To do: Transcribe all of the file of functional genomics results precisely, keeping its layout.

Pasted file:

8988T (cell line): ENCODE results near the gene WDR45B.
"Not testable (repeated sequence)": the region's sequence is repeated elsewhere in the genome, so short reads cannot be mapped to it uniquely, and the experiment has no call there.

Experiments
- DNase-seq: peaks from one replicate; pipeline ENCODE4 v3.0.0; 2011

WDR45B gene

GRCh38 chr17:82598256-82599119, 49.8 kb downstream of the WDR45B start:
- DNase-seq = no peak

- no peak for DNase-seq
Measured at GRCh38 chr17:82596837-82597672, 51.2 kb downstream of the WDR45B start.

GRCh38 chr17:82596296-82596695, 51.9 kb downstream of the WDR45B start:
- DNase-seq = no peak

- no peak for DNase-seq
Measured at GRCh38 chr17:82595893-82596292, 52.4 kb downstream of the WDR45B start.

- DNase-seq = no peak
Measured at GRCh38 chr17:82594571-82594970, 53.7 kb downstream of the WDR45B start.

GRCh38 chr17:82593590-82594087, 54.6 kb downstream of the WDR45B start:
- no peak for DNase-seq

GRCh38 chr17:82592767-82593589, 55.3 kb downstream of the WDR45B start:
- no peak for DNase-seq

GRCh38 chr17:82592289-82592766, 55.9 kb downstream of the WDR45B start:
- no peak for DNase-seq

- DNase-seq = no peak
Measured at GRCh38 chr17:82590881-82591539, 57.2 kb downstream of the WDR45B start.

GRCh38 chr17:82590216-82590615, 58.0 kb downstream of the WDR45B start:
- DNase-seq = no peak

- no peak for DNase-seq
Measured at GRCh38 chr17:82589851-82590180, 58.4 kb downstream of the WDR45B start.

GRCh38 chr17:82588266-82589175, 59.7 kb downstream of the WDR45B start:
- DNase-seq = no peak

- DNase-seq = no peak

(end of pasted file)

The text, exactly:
8988T (cell line): ENCODE results near the gene WDR45B.
"Not testable (repeated sequence)": the region's sequence is repeated elsewhere in the genome, so short reads cannot be mapped to it uniquely, and the experiment has no call there.

Experiments
- DNase-seq: peaks from one replicate; pipeline ENCODE4 v3.0.0; 2011

WDR45B gene

GRCh38 chr17:82598256-82599119, 49.8 kb downstream of the WDR45B start:
- DNase-seq = no peak

- no peak for DNase-seq
Measured at GRCh38 chr17:82596837-82597672, 51.2 kb downstream of the WDR45B start.

GRCh38 chr17:82596296-82596695, 51.9 kb downstream of the WDR45B start:
- DNase-seq = no peak

- no peak for DNase-seq
Measured at GRCh38 chr17:82595893-82596292, 52.4 kb downstream of the WDR45B start.

- DNase-seq = no peak
Measured at GRCh38 chr17:82594571-82594970, 53.7 kb downstream of the WDR45B start.

GRCh38 chr17:82593590-82594087, 54.6 kb downstream of the WDR45B start:
- no peak for DNase-seq

GRCh38 chr17:82592767-82593589, 55.3 kb downstream of the WDR45B start:
- no peak for DNase-seq

GRCh38 chr17:82592289-82592766, 55.9 kb downstream of the WDR45B start:
- no peak for DNase-seq

- DNase-seq = no peak
Measured at GRCh38 chr17:82590881-82591539, 57.2 kb downstream of the WDR45B start.

GRCh38 chr17:82590216-82590615, 58.0 kb downstream of the WDR45B start:
- DNase-seq = no peak

- no peak for DNase-seq
Measured at GRCh38 chr17:82589851-82590180, 58.4 kb downstream of the WDR45B start.

GRCh38 chr17:82588266-82589175, 59.7 kb downstream of the WDR45B start:
- DNase-seq = no peak

- DNase-seq = no peak